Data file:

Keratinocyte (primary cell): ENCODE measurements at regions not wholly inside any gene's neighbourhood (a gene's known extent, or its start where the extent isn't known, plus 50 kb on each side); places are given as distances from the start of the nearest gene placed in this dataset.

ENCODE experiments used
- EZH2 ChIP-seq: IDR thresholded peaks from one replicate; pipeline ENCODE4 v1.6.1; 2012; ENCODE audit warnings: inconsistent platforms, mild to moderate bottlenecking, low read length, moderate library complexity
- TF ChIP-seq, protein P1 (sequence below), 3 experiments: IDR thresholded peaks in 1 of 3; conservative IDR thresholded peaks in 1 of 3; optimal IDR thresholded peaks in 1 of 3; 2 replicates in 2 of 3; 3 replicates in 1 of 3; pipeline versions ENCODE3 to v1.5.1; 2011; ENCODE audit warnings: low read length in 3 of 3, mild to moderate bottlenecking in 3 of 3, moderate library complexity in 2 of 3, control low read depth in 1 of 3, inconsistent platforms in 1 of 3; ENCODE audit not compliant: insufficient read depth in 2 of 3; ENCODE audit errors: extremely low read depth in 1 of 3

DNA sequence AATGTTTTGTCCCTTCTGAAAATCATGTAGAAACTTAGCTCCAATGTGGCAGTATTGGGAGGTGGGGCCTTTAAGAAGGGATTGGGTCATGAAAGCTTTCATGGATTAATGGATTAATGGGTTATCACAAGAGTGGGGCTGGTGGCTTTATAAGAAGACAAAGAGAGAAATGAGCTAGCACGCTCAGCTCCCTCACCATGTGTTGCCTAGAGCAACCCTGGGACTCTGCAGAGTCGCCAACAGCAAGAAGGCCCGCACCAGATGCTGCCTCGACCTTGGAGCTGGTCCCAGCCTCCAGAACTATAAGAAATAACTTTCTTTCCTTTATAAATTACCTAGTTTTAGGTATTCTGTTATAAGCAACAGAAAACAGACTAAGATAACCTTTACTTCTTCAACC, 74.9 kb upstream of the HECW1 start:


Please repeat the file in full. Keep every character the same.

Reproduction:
Keratinocyte (primary cell): ENCODE measurements at regions not wholly inside any gene's neighbourhood (a gene's known extent, or its start where the extent isn't known, plus 50 kb on each side); places are given as distances from the start of the nearest gene placed in this dataset.

ENCODE experiments used
- EZH2 ChIP-seq: IDR thresholded peaks from one replicate; pipeline ENCODE4 v1.6.1; 2012; ENCODE audit warnings: inconsistent platforms, mild to moderate bottlenecking, low read length, moderate library complexity
- TF ChIP-seq, protein P1 (sequence below), 3 experiments: IDR thresholded peaks in 1 of 3; conservative IDR thresholded peaks in 1 of 3; optimal IDR thresholded peaks in 1 of 3; 2 replicates in 2 of 3; 3 replicates in 1 of 3; pipeline versions ENCODE3 to v1.5.1; 2011; ENCODE audit warnings: low read length in 3 of 3, mild to moderate bottlenecking in 3 of 3, moderate library complexity in 2 of 3, control low read depth in 1 of 3, inconsistent platforms in 1 of 3; ENCODE audit not compliant: insufficient read depth in 2 of 3; ENCODE audit errors: extremely low read depth in 1 of 3

DNA sequence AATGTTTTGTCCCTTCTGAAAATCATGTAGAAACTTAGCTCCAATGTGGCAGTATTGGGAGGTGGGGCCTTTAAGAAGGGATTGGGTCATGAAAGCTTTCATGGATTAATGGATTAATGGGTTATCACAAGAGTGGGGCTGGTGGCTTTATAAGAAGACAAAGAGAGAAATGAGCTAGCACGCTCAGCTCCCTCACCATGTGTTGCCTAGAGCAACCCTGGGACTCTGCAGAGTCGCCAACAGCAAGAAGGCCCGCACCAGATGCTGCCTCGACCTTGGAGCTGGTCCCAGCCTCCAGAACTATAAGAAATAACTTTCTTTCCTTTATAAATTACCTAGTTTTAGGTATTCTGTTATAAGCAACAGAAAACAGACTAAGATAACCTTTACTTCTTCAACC, 74.9 kb upstream of the HECW1 start: